• the art and visual component of this show was so incredible that the moment the show ended, I immediately found the artist in the balcony who was manipulating the ink and paint that was being projected on the sheet behind the performance. it was amazing.
  • lead singer Zachary Cole Smith was such a compelling figure during the show, opening up about his sobriety, recovery, and self-awareness in performing. it was quite refreshing.

(c) lowlights

  • there was nothing I really disliked about the performance, other than maybe Murmrr is basically in the middle of nowhere Brooklyn

 

(d) overall thoughts

I ended up going to this show because a friend of mine is a huge DIIV fan. I really like walking into shows blind, especially when I’m with a friend who loves the artist. It makes me excited to experience the show through my friend’s eyes.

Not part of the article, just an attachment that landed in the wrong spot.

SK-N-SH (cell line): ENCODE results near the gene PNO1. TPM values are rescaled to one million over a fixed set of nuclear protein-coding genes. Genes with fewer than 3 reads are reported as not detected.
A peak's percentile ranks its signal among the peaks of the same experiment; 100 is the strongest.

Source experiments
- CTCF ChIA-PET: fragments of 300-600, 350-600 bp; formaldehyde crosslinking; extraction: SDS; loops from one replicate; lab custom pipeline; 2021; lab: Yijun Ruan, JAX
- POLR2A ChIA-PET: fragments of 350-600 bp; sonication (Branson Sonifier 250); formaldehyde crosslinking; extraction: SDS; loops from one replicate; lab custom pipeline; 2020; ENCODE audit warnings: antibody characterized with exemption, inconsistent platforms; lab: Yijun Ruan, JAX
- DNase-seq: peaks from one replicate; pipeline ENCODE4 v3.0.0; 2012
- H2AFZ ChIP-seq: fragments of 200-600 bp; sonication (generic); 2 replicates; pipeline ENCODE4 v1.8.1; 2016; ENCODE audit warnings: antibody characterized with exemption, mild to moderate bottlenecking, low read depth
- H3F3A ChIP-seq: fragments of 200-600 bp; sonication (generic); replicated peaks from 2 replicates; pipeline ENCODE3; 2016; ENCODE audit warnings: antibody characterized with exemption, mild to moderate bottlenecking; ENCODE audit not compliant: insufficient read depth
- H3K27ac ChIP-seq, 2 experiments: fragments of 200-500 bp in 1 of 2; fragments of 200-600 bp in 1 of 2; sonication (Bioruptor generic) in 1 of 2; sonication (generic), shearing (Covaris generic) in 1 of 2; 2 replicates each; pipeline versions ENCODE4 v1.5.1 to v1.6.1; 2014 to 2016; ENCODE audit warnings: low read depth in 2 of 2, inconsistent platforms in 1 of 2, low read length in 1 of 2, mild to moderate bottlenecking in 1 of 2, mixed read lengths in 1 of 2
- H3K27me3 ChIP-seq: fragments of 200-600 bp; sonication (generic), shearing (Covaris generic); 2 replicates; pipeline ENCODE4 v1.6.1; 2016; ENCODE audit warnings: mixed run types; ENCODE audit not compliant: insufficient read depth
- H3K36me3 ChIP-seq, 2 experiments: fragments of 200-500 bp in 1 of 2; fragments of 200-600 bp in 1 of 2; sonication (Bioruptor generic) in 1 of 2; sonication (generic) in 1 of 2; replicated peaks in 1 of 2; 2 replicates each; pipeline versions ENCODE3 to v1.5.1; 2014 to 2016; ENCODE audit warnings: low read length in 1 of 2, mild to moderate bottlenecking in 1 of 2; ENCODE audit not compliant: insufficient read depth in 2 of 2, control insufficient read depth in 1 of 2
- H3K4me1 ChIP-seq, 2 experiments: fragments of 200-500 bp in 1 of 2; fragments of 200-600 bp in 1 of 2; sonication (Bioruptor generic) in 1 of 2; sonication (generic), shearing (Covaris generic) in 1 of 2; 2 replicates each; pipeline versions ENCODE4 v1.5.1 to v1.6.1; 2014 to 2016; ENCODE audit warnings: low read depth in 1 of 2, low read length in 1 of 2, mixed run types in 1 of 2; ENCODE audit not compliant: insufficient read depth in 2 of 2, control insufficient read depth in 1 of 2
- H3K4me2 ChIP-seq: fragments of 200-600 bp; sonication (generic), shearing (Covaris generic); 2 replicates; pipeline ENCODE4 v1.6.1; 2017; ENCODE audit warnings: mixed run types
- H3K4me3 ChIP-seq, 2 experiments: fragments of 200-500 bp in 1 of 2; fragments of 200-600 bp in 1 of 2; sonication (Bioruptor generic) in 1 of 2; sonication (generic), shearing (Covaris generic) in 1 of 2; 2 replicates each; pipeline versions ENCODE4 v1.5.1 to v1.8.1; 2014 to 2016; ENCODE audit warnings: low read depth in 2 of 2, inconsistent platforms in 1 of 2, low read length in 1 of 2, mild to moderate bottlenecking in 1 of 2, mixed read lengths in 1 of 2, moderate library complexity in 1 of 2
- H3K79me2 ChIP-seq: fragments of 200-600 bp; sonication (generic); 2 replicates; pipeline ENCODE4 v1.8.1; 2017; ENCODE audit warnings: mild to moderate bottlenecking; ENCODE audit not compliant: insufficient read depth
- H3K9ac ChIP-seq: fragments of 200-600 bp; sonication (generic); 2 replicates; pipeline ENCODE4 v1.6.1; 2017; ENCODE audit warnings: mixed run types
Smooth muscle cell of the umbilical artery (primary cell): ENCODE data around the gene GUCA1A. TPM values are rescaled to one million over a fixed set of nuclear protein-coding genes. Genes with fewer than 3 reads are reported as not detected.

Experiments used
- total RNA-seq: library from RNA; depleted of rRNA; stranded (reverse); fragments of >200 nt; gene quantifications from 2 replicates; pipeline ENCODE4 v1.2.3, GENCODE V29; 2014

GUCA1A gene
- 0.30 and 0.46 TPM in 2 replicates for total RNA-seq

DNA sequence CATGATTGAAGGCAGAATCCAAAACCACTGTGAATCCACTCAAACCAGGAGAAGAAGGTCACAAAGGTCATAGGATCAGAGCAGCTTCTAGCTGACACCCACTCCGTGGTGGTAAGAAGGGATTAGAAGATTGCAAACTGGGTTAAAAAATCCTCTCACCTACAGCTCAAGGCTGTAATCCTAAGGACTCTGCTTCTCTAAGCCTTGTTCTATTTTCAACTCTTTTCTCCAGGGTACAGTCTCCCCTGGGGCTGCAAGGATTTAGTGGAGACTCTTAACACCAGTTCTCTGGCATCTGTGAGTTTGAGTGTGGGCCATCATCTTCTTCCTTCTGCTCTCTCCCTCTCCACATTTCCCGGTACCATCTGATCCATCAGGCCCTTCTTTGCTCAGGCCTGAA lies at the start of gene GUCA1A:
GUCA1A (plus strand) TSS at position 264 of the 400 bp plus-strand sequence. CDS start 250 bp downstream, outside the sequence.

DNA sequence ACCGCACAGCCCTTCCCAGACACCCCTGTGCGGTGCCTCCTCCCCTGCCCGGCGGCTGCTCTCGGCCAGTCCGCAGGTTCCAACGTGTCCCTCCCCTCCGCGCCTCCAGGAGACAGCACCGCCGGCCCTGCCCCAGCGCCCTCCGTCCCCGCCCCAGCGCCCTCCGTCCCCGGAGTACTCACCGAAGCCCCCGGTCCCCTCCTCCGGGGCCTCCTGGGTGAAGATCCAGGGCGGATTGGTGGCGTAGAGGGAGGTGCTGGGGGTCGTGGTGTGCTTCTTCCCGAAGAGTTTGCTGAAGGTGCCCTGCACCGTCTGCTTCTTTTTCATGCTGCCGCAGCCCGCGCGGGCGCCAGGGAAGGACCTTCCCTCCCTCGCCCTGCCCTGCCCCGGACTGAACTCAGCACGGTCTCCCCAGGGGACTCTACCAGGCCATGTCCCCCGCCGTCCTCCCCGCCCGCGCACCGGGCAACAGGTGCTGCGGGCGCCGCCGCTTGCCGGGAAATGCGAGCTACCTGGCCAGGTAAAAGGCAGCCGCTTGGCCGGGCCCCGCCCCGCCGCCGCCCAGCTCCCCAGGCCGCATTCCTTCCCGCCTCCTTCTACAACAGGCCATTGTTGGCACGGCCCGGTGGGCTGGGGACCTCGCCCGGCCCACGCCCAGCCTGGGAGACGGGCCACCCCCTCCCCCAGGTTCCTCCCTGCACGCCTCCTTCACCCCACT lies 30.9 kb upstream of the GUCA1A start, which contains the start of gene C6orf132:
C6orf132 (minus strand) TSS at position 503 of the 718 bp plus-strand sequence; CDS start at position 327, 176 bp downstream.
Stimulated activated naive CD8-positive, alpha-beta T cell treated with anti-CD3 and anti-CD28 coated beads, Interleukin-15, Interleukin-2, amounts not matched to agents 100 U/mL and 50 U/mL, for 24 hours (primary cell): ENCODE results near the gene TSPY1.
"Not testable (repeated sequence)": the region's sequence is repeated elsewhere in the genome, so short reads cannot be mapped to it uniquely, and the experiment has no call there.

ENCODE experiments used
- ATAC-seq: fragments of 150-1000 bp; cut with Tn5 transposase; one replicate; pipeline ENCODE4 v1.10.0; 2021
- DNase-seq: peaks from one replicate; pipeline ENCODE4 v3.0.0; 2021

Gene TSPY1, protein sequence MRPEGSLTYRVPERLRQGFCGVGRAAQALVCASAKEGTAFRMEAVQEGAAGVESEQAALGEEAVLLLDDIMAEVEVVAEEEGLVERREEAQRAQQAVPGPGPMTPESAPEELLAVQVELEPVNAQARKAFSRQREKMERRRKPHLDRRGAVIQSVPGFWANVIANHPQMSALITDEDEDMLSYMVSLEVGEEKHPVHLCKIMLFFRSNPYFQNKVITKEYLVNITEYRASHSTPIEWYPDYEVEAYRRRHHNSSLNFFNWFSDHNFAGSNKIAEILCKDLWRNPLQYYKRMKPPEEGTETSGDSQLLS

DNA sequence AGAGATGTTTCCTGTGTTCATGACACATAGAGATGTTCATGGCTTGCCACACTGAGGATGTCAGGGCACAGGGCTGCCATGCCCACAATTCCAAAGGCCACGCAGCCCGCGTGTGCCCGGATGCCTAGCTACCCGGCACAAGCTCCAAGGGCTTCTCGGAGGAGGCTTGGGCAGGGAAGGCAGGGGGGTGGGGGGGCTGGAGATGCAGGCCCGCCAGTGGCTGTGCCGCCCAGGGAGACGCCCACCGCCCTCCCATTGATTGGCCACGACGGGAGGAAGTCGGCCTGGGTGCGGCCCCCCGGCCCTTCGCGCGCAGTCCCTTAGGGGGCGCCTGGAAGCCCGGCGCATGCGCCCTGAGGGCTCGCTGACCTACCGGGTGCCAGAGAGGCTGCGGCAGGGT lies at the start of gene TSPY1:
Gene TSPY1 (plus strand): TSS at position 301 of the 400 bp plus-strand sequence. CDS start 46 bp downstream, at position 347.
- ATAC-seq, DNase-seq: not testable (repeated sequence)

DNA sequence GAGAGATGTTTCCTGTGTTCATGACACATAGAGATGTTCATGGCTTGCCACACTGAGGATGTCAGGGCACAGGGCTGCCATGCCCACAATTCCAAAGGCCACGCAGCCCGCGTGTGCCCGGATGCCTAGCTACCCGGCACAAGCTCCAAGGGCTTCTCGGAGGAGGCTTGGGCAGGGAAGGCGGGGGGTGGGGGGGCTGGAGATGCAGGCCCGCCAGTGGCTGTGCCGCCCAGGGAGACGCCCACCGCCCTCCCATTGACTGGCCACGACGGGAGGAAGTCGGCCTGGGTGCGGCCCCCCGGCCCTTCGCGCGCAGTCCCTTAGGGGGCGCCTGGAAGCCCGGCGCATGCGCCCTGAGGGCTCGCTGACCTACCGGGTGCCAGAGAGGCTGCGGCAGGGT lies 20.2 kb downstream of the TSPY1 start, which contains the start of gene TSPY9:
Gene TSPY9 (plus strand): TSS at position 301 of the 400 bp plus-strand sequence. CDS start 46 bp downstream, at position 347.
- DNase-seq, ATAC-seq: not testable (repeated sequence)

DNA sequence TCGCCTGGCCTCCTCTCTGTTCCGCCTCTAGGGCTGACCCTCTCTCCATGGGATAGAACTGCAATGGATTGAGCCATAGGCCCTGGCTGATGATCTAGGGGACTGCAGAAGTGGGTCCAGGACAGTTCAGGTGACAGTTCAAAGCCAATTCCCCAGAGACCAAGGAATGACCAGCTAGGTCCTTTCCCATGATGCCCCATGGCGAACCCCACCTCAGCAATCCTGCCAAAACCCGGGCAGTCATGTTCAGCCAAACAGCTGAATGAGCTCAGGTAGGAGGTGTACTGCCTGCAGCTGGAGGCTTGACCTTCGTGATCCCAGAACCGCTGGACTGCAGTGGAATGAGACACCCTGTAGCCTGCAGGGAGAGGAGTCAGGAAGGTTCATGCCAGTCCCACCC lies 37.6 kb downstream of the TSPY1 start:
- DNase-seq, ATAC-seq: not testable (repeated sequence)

Without a doubt, the best part of this performance was the overwhelming intimacy of the space and sound. The acoustic softness partnered with the beautiful live art projecting on the stage made the overall stage design so unique and momentous. Layers of carpets, dimly-lit lamps, and a messy coffee table with personal items and trinkets created the perfect stage – as if the show was a living play.

When Zachary softly sang his personal songs – and even threw in a couple of favorites from songwriters Alex G and Elliott Smith – I felt like I could feel every emotion pour out of him. Every couple of songs, he would whisper into the mic, “God I’m so nervous” and it instantly endeared him to everyone. Despite the heavy subject matter of many of the lyrics, the band kept it light by joking together and bringing up that reality show staple Big Brother. It was hard not to smile that night.